What I Really Learned in 4th Year Geography
by Gina Johnson
When I began University two years ago, I had never heard terms like colonization, BIPOC, and LGBTQ2+. A friend of mine posted something life-changing for me on Facebook about how people of color had it harder than those of European descent. I had not understood why the movement was ‘Black Lives Matter’ and not ‘All Lives Matter’. There was a lot I had to learn and I was in for a surprise, the world as I knew it would never be the same.
I called my friend and asked her to help me understand her perspective. She sent me literature about residential schools and slavery and they deeply disturbed me. I was so shocked to learn that I had been ignorant about the truth of what happened, and it happened right here in Canada, as well as all around the world. After speaking with her, I signed up to take a course about the formation of Canada and learned about residential schools. I am now on the path to become a Social Worker. Once I finished that course, I signed up for Geography 464 – Urban Design Planning Studio and learned about Social Justice, placemaking, tactical urbanism, and the Black Lives Matter movement. I now fully understand the importance of these issues and would like to share them with you.
This blog post is my last assignment of the course. It is to write about what I learned in class, and I want to share it with you. I think it is important that we all have open minds and take steps to help achieve a world where everyone is valued and loved.
What is Placemaking?
There are many definitions to define Placemaking and one that speaks to me is from Rethink Urban, “Placemaking is the process through which we work together to shape our public spaces. Rooted in community-based participation”. We learned that planning emerged as a formal profession with Victorian cities that experienced sanitation and disease. I learned that Tactical Urbanism is short-term change, and an example is how patios popped up, literally overnight when the pandemic began.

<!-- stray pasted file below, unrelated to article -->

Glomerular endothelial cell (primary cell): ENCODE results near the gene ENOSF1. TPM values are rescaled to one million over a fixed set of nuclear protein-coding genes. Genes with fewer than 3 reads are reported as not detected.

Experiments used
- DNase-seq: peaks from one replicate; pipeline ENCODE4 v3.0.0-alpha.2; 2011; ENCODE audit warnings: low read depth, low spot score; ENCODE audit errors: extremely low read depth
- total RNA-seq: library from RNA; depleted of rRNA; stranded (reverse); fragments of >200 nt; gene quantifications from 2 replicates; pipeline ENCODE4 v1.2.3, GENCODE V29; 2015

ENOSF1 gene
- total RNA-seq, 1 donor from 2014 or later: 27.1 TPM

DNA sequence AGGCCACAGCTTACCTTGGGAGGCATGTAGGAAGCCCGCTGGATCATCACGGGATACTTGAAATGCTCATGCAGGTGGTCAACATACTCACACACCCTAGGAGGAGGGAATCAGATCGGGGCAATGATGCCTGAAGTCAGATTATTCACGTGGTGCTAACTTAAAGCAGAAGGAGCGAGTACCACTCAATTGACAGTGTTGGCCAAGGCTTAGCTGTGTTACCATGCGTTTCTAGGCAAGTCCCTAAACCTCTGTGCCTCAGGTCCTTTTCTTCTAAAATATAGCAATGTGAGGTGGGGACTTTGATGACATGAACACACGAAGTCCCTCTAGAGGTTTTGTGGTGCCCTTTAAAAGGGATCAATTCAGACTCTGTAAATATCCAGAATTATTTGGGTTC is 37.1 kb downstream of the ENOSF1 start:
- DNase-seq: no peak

An example of Tactical placemaking was Robson Street, in Vancouver. During the Olympics, they closed traffic along Robson street and Granville and created an outdoor seating area, an arena in the winter, and a walkway that connected to the Art Gallery. It was a place that people came to dance to music, eat with a friend or enjoy a safe and quiet space to get away from the traffic. To learn more about how the city of Vancouver has used placemaking visit: Click here. To learn more about Tactical Placemaking visit Here.
Black Lives Matter
In this class, we planned a live and virtual event called the BLM Social Justice Art Project. It was a huge collaborative project that started in past classes. In our part of the project, we had to plan most of the pieces to put on the art exhibit and bring together the community while following the Covid guidelines. This was our opportunity to use all the theories and planning techniques that we had learned through the class. As I am in school to be a Social Worker, I was interested in learning about Social Justice and the history of the movement itself.
We learned about “Wicked Problems” in class by reading Wicked Problems in Design Thinking, by Richard Buchanan. In his paper, he talks about wicked problems in design but what I found most interesting was his mention of several disciplines including crediting a definition to Rittel to say “a class of social system problems which are ill-formulated, where the information is confusing, where there are many clients and decision-makers with conflicting values, and where the ramifications in the whole system are thoroughly confusing”. When we talk about Black Lives Matter as a movement, this concept is relevant. Let’s look at the movement more deeply.
#BlackLivesMatter was founded in 2013 in response to the acquittal of Trayvon Martin’s murderer. https://blacklivesmatter.com/about/.
A powerful quote from Timon Cline that explains the importance of the words Black Lives Matter: